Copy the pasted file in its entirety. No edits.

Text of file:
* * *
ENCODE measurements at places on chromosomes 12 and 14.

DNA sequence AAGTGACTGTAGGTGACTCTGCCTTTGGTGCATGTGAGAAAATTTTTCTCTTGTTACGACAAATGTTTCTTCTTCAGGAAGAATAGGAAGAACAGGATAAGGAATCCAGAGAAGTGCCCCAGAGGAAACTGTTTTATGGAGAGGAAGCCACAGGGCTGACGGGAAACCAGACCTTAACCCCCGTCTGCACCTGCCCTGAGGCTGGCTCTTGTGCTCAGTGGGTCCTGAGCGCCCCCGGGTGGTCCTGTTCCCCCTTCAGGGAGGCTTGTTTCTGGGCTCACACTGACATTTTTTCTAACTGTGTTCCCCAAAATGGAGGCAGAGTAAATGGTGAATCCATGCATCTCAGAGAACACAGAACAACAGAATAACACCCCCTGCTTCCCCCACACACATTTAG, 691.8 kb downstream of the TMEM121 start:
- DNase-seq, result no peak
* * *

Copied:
ENCODE measurements at places on chromosomes 12 and 14.

DNA sequence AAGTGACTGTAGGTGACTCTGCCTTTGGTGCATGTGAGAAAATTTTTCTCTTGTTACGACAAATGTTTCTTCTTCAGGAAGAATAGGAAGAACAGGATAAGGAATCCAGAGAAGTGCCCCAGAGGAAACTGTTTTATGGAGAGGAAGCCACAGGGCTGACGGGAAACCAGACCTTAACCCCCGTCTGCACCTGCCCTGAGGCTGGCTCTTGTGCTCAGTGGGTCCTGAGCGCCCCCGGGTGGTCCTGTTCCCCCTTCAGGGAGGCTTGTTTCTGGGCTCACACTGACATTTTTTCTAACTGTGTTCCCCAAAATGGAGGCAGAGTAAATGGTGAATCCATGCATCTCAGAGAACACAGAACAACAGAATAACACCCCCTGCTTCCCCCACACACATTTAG, 691.8 kb downstream of the TMEM121 start:
- DNase-seq, result no peak